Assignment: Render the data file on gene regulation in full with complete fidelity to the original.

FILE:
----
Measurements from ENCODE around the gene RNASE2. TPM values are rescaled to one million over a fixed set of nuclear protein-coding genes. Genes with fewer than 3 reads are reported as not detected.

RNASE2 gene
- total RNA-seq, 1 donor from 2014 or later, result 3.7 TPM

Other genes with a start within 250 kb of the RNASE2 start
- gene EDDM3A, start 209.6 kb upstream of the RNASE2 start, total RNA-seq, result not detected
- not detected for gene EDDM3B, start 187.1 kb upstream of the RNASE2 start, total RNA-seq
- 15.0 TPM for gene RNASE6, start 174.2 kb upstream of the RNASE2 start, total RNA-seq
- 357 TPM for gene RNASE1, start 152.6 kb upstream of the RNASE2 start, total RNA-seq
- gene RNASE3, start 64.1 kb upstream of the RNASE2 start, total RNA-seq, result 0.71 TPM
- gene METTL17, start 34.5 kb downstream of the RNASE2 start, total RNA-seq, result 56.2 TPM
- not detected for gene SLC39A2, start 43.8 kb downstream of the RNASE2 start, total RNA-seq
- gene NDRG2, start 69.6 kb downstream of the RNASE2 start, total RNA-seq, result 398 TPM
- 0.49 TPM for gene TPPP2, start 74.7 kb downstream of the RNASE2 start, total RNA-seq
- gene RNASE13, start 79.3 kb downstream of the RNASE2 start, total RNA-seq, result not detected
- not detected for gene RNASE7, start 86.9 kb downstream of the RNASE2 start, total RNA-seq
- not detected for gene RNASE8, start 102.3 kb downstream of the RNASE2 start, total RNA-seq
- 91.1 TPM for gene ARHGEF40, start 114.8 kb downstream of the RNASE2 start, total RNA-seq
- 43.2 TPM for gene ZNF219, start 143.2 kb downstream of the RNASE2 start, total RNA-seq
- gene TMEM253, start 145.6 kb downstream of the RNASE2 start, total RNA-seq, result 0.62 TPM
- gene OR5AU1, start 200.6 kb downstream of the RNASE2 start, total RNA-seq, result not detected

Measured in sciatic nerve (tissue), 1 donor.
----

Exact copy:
Measurements from ENCODE around the gene RNASE2. TPM values are rescaled to one million over a fixed set of nuclear protein-coding genes. Genes with fewer than 3 reads are reported as not detected.

RNASE2 gene
- total RNA-seq, 1 donor from 2014 or later, result 3.7 TPM

Other genes with a start within 250 kb of the RNASE2 start
- gene EDDM3A, start 209.6 kb upstream of the RNASE2 start, total RNA-seq, result not detected
- not detected for gene EDDM3B, start 187.1 kb upstream of the RNASE2 start, total RNA-seq
- 15.0 TPM for gene RNASE6, start 174.2 kb upstream of the RNASE2 start, total RNA-seq
- 357 TPM for gene RNASE1, start 152.6 kb upstream of the RNASE2 start, total RNA-seq
- gene RNASE3, start 64.1 kb upstream of the RNASE2 start, total RNA-seq, result 0.71 TPM
- gene METTL17, start 34.5 kb downstream of the RNASE2 start, total RNA-seq, result 56.2 TPM
- not detected for gene SLC39A2, start 43.8 kb downstream of the RNASE2 start, total RNA-seq
- gene NDRG2, start 69.6 kb downstream of the RNASE2 start, total RNA-seq, result 398 TPM
- 0.49 TPM for gene TPPP2, start 74.7 kb downstream of the RNASE2 start, total RNA-seq
- gene RNASE13, start 79.3 kb downstream of the RNASE2 start, total RNA-seq, result not detected
- not detected for gene RNASE7, start 86.9 kb downstream of the RNASE2 start, total RNA-seq
- not detected for gene RNASE8, start 102.3 kb downstream of the RNASE2 start, total RNA-seq
- 91.1 TPM for gene ARHGEF40, start 114.8 kb downstream of the RNASE2 start, total RNA-seq
- 43.2 TPM for gene ZNF219, start 143.2 kb downstream of the RNASE2 start, total RNA-seq
- gene TMEM253, start 145.6 kb downstream of the RNASE2 start, total RNA-seq, result 0.62 TPM
- gene OR5AU1, start 200.6 kb downstream of the RNASE2 start, total RNA-seq, result not detected

Measured in sciatic nerve (tissue), 1 donor.